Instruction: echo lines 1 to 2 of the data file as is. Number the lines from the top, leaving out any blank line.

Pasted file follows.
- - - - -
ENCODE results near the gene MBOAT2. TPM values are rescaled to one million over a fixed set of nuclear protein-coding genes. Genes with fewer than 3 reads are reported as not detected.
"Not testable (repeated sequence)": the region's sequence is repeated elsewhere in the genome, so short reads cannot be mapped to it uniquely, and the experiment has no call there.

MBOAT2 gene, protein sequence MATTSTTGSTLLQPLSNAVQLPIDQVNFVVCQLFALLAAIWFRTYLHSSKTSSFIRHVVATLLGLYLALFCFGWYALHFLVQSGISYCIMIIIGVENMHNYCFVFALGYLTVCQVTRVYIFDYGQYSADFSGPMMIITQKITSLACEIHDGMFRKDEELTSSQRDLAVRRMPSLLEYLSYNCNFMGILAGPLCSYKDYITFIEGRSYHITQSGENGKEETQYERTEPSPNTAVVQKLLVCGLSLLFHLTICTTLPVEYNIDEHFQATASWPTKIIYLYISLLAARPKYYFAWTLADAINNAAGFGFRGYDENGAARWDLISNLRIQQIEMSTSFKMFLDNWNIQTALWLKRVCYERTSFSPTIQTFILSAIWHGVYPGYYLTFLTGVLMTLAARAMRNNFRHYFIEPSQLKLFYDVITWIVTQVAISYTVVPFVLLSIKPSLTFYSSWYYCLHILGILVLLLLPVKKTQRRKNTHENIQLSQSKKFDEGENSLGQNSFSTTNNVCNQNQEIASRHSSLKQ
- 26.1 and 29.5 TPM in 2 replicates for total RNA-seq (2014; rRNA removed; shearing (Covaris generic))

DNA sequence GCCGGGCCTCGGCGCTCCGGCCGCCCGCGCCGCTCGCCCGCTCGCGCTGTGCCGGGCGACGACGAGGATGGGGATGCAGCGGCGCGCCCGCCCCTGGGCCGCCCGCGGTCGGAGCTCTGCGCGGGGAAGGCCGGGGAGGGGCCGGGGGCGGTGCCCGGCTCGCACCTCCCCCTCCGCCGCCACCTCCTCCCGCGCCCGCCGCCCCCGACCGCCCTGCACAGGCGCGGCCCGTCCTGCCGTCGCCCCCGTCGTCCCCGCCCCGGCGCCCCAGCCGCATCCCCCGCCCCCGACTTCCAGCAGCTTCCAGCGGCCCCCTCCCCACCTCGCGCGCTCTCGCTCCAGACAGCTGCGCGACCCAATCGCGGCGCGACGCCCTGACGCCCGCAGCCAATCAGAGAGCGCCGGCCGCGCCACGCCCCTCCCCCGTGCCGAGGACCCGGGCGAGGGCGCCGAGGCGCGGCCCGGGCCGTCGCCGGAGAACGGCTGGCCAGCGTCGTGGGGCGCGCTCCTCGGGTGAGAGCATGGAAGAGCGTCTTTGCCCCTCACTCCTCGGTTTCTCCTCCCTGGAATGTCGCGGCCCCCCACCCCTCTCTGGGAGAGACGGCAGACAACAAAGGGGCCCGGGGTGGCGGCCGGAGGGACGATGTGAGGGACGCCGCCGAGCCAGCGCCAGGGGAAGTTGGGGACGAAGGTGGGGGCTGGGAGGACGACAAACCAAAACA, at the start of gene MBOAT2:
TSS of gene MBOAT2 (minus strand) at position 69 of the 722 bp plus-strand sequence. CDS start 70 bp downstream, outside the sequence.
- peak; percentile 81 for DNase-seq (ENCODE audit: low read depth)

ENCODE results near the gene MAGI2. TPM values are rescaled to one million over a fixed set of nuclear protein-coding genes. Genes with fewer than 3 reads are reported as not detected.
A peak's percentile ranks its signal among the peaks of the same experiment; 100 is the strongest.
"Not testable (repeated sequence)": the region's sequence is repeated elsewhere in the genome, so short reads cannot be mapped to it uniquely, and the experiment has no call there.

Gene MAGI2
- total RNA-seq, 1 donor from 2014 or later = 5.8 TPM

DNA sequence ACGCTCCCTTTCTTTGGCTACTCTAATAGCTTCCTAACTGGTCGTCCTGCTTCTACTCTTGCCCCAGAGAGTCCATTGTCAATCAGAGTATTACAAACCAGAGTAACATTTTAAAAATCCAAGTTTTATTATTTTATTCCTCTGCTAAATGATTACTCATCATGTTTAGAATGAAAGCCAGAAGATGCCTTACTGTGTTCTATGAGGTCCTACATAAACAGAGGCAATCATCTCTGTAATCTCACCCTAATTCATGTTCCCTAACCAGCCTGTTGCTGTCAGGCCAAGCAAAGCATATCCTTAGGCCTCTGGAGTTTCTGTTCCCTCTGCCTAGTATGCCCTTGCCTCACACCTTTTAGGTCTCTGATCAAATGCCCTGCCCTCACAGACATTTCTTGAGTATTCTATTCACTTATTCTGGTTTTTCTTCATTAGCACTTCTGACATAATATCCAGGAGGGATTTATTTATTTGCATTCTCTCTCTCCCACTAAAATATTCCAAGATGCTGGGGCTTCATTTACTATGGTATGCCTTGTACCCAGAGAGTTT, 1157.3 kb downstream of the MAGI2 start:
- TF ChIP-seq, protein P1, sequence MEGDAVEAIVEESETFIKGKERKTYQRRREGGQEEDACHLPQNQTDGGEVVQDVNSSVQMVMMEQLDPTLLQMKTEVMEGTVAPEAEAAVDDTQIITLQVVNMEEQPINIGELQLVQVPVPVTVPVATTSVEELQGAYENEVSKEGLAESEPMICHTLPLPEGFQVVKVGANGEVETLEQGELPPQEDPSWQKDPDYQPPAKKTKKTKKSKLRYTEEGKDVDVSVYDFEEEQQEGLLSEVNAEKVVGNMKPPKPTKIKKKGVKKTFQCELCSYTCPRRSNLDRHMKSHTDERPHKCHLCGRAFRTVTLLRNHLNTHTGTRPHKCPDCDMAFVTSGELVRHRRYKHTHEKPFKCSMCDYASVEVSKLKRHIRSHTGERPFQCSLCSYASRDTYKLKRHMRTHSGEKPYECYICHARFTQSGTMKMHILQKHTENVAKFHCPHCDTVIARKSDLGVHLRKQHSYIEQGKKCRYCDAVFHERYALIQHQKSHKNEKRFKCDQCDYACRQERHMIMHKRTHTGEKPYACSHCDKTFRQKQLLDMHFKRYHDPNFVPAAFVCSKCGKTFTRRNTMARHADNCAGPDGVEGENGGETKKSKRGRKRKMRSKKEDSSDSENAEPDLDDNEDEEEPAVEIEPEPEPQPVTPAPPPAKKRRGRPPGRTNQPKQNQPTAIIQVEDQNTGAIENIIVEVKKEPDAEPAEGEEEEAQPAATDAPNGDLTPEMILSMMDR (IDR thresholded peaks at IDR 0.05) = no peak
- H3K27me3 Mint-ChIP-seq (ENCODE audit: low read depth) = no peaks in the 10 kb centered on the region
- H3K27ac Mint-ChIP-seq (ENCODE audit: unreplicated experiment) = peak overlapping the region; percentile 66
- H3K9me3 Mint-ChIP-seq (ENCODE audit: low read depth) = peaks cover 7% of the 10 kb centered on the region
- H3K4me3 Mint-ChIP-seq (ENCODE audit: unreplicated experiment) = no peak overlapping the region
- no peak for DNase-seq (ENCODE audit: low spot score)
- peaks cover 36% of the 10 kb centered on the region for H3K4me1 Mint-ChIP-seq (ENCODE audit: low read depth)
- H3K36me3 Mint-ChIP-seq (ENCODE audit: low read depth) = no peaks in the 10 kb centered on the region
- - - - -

ENCODE results near the gene MBOAT2. TPM values are rescaled to one million over a fixed set of nuclear protein-coding genes. Genes with fewer than 3 reads are reported as not detected.
"Not testable (repeated sequence)": the region's sequence is repeated elsewhere in the genome, so short reads cannot be mapped to it uniquely, and the experiment has no call there.